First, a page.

Author Work-spaces: Robert Crais
One pic wouldn’t cover it, so strap up and dig it: My office is shaped like an L, so we have three angles. Herewith, a brief tour:
Foreground: My MacBook Air and my feet. If you needed to be told this, please go to the end of the line.
My desk is directly across from me. I know it looks like a bunker wall, but it’s my desk, shot from the opposite corner where I am currently parked in a large brown chair. Note the clutter and mess. This happens as I get closer to finishing a book. In this case, THE PROMISE. Mail, magazines, research articles, and junk pile up on the desk and floor. I know, I know, I should be ashamed of myself. I’m not. Figuring out where to file these things or what to do with them is too distracting when I’m lost in a book, so I let the stuff pile up. This may be a character flaw. Note the black boards tacked with white slips leaning against the desk. This is THE PROMISE. Each slip describes a scene or chapter. Most are detailed and some contain dialog. I add, subtract, and rearrange their order as I develop the book. The complete novel filled four boards, but I’m nearing the finish so this is what’s left.
On the right side of the pic directly above the two stools, note the framed comic book cover, MS. DISTRICT ATTORNEY. No such comic existed. A radio drama called MR. DISTRICT ATTORNEY ran from ’39 to ’52, accompanied by a comic book of the same name. When my daughter became a Deputy District Attorney, I commissioned Eisner-nominated Batman illustrator, Jerry Bingham, to create a feminist version to celebrate her accomplishment and express my pride in her and all the women who fight the good fight on behalf of The People. Hence, MS. DISTRICT ATTORNEY.
Directly above MS. DISTRICT ATTORNEY is the Merry Marvel Marching Society No-prize I won for having a letter-of-comment published in the AMAZING SPIDER-MAN comic book. I was thirteen. Years later, Stan Lee inscribed and signed it for me.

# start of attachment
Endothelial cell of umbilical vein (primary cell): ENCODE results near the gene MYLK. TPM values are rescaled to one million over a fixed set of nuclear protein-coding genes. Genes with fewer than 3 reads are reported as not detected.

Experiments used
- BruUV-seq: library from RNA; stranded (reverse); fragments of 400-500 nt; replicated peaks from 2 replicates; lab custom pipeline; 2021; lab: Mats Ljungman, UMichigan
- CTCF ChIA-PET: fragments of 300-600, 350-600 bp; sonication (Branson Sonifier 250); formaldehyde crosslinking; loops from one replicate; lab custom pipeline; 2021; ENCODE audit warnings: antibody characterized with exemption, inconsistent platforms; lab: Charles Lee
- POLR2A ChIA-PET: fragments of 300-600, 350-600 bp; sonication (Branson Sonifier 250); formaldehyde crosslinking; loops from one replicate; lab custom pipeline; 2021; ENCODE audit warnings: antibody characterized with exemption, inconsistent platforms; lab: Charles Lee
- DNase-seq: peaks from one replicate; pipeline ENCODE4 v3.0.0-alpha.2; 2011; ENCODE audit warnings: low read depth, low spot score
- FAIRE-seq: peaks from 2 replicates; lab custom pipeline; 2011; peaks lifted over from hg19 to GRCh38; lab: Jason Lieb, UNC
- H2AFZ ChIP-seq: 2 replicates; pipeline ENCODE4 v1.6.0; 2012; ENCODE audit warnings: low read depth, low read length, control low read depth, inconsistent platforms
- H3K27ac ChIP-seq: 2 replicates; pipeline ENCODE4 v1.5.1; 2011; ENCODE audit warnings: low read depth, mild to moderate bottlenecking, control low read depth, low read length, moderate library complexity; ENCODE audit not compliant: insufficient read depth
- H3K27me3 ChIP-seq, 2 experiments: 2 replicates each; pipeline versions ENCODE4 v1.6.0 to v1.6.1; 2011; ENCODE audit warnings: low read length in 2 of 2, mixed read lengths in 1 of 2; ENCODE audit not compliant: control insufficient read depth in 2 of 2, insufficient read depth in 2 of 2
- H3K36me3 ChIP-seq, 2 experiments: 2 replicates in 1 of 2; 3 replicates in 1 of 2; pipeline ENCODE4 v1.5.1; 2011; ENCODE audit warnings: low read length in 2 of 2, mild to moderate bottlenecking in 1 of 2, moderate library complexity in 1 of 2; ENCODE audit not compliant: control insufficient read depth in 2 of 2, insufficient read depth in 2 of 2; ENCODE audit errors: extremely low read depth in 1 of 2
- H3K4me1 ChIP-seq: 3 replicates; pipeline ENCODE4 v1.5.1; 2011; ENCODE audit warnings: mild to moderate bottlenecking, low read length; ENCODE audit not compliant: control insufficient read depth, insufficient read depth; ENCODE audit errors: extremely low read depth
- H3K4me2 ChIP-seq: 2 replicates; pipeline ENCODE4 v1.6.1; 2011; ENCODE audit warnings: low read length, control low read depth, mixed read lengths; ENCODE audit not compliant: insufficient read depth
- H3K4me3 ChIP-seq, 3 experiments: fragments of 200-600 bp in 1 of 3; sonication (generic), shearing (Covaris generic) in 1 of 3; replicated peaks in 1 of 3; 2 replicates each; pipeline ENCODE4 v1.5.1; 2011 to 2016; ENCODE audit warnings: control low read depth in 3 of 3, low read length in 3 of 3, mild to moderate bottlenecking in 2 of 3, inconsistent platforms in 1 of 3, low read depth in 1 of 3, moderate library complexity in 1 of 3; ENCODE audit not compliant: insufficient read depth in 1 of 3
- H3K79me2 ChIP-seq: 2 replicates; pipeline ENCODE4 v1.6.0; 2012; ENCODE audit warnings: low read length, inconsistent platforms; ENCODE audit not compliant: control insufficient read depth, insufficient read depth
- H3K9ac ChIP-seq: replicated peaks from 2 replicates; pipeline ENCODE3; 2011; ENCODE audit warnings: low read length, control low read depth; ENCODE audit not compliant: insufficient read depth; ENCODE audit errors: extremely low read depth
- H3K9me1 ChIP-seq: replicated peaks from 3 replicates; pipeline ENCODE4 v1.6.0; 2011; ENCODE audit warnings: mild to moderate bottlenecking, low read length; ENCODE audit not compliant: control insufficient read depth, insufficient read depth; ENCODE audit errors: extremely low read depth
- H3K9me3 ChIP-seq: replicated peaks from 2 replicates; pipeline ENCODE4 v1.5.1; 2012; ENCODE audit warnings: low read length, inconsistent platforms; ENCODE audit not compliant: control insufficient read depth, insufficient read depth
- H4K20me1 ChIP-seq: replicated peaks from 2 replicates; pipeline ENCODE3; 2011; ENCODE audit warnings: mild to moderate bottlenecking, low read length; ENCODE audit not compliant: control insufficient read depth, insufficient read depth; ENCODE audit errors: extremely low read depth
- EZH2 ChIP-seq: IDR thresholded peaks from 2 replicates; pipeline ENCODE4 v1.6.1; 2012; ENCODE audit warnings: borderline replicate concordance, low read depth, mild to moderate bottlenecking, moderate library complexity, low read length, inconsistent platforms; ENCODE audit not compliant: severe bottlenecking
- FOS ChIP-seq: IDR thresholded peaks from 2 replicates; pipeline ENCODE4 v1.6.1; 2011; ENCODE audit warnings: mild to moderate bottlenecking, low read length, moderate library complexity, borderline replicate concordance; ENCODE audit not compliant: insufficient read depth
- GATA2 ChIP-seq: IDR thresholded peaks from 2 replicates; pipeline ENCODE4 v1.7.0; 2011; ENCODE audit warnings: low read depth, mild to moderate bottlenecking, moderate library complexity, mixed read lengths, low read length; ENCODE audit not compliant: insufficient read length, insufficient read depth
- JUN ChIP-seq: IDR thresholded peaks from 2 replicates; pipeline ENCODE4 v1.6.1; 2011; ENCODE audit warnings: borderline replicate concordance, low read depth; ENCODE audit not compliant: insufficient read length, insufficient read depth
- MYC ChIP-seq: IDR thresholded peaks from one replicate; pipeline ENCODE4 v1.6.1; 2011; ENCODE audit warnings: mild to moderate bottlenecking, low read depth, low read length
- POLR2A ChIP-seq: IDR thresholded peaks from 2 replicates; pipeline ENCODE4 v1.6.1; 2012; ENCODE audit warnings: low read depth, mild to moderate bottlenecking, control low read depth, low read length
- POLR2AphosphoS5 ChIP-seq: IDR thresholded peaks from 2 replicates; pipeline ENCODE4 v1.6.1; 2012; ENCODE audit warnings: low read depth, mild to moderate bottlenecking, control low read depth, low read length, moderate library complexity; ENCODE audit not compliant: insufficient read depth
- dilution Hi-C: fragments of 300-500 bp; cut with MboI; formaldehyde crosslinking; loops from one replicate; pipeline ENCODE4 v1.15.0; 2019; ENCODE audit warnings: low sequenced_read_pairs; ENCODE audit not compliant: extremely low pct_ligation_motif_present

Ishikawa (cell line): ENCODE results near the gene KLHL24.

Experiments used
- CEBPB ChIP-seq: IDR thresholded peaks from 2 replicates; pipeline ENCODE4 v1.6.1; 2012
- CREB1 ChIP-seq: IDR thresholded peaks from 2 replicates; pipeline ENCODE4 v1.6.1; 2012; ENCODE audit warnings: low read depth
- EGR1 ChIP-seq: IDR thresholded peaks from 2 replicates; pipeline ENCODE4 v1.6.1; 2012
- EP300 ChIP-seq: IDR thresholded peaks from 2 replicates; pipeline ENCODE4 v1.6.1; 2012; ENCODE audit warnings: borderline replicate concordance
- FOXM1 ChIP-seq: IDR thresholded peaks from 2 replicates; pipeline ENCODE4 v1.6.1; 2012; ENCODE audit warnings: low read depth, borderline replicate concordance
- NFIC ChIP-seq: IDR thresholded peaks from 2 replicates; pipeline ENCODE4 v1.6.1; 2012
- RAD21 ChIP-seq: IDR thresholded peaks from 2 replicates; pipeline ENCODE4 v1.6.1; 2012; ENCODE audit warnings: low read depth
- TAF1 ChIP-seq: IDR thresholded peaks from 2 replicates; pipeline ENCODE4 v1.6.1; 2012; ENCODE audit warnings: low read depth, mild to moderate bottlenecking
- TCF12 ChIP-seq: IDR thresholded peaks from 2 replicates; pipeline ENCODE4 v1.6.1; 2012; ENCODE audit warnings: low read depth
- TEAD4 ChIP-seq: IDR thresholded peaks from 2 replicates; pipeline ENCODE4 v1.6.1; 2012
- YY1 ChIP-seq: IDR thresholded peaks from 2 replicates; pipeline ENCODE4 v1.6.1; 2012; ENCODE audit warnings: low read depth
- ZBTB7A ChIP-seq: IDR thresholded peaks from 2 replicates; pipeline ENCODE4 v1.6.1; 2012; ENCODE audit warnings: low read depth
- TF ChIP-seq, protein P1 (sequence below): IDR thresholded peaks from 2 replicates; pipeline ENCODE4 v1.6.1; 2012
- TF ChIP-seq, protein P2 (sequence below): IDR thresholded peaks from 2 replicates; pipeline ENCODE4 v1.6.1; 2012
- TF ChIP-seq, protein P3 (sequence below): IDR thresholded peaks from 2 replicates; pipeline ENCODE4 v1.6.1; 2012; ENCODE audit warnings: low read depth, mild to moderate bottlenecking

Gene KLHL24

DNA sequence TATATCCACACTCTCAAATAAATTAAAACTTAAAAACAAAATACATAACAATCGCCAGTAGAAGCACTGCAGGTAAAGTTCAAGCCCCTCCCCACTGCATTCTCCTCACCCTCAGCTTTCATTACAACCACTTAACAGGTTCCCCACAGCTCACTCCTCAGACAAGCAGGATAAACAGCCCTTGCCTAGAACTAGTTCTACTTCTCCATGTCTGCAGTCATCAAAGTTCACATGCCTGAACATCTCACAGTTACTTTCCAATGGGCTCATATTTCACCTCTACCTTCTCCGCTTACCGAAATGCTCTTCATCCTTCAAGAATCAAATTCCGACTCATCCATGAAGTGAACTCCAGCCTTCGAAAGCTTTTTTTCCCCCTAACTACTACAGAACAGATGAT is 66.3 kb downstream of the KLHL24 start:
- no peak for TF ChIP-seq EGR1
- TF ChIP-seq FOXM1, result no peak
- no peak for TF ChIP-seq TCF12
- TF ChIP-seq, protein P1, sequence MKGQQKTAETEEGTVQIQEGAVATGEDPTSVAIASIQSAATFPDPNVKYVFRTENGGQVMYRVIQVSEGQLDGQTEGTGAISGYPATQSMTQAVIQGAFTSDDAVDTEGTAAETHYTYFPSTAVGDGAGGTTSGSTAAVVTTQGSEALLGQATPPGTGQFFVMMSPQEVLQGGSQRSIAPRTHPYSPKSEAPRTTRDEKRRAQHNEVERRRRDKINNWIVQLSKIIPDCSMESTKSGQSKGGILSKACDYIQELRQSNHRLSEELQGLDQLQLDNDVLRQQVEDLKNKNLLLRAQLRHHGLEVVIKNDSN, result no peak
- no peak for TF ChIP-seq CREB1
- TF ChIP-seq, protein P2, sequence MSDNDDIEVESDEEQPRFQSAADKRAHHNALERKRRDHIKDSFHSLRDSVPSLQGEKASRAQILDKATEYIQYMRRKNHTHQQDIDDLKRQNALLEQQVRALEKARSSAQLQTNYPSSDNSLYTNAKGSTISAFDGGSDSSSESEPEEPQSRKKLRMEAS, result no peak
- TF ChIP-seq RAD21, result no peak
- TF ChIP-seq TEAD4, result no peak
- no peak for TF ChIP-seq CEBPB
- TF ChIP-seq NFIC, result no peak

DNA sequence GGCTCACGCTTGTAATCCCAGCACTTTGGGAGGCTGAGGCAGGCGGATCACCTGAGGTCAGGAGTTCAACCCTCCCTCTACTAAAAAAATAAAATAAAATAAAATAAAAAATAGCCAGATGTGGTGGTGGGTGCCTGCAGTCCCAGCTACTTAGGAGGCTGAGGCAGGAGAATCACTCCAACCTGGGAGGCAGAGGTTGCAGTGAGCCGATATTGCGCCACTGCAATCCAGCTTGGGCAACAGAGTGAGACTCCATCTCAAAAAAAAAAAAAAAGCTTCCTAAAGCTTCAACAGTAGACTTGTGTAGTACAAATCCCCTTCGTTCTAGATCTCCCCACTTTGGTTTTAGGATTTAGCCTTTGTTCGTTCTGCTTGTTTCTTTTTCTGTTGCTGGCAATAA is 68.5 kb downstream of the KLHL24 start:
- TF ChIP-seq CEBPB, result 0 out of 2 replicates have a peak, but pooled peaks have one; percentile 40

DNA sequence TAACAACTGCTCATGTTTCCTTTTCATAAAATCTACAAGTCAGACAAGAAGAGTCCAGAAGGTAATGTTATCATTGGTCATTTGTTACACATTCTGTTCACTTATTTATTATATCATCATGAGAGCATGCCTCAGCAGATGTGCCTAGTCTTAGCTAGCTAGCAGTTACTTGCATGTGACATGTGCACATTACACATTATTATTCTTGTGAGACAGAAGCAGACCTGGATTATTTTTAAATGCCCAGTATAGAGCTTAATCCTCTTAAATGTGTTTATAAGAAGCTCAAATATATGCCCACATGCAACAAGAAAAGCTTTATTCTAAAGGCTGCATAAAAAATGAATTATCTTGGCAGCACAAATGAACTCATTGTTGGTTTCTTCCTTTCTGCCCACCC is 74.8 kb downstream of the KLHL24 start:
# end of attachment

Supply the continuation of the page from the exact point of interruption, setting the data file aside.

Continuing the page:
Directly left of the No-prize is a photograph of me with my students at the Clarion Writers Workshop at UCSD in 2009. I teach there every two or three years, and this is the only workshop where I will teach. The Clarion workshop specializes in science fiction and fantasy. People seem confused when they learn this. They know me as a crime writer, but I began my career writing sf and am a graduate of the Clarion program. Besides, writing is writing.
Immediately left of the Clarion pic is an x-ray of my reconstructed ankle and foot, showing bone screws, pins, metal straps and other gross stuff. The ankle is fine. I hike three to five miles every morning before sunrise.
Directly above the x-ray is a big color pic of my friend Diane Friedman’s German shepherd, Dog. Yes, that’s her name. Dog, I mean, not Diane. Dog rides in the front seat exactly like Maggie (“a black-and-tan wall”). Dog looks exactly like Maggie. This is because Dog inspired Maggie. Maggie began here, folks.
All the way across to the left upper corner of the rear cork board (and slightly hidden behind the lamp) is the pic a certain Milwaukee publisher used as the cover of their special anniversary issue.
On the white wall to the left of the lamp is a page of original comic art by the great Steve Ditko, my all-time favorite comic book illustrator, who co-created Spider-Man. This page is from AMAZING SPIDER-MAN #29.
Looking to my left, note the door: Elvis Cole Detective Agency. I love it. You wouldn’t believe how difficult it was to find a qualified sign painter. The lettering was painted freehand.
Also, as if you missed it, note more clutter and stacks of books. The stacks at the far end of the room are foreign editions. Behind the stacks is a large glass view port. The view is blocked by two framed movie posters waiting to be hung. They will wait until I finish the book.
Bookshelves fill the wall on the left side of the pic.
The wall referred to above and the big brown chair in which I do much of my writing. Again, note the embarrassing clutter on desk. Picture my humiliation.
The bookcases contain books by me, research books, awards, personal mementos, collectibles, and a television. Note the vertical white column separating the bookcases. The lower black plaque is the Barry Award received for THE WATCHMAN. Above it is the Lifetime Achievement Award from the Private Eye Writers of America. Books by my friends and my personal library fill a lower level of the house.
This is part of a new on going feature with authors sharing photos of where they work. Some will have some explanation, others will just be photos. If you enjoy them, let us know,leave a comment or drop a line.
Authors, if you’d like to be a part of this email Jon (at) crimespreemag.com